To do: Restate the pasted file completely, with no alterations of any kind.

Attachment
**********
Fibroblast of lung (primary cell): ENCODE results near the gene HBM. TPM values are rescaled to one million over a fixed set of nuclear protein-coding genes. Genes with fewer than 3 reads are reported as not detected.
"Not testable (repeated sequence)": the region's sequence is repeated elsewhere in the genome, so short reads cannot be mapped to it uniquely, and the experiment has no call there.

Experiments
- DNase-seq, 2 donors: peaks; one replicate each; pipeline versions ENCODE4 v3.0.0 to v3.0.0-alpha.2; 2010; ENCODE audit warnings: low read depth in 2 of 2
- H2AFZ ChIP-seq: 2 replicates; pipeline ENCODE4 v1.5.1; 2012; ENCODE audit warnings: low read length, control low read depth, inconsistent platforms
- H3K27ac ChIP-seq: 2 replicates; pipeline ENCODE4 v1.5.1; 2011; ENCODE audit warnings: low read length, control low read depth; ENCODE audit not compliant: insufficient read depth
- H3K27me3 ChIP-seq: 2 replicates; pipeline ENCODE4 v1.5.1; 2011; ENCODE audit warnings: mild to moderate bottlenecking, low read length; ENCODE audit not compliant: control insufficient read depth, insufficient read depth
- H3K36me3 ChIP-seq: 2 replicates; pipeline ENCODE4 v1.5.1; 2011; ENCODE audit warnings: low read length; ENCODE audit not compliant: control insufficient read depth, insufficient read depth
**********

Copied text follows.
Fibroblast of lung (primary cell): ENCODE results near the gene HBM. TPM values are rescaled to one million over a fixed set of nuclear protein-coding genes. Genes with fewer than 3 reads are reported as not detected.
"Not testable (repeated sequence)": the region's sequence is repeated elsewhere in the genome, so short reads cannot be mapped to it uniquely, and the experiment has no call there.

Experiments
- DNase-seq, 2 donors: peaks; one replicate each; pipeline versions ENCODE4 v3.0.0 to v3.0.0-alpha.2; 2010; ENCODE audit warnings: low read depth in 2 of 2
- H2AFZ ChIP-seq: 2 replicates; pipeline ENCODE4 v1.5.1; 2012; ENCODE audit warnings: low read length, control low read depth, inconsistent platforms
- H3K27ac ChIP-seq: 2 replicates; pipeline ENCODE4 v1.5.1; 2011; ENCODE audit warnings: low read length, control low read depth; ENCODE audit not compliant: insufficient read depth
- H3K27me3 ChIP-seq: 2 replicates; pipeline ENCODE4 v1.5.1; 2011; ENCODE audit warnings: mild to moderate bottlenecking, low read length; ENCODE audit not compliant: control insufficient read depth, insufficient read depth
- H3K36me3 ChIP-seq: 2 replicates; pipeline ENCODE4 v1.5.1; 2011; ENCODE audit warnings: low read length; ENCODE audit not compliant: control insufficient read depth, insufficient read depth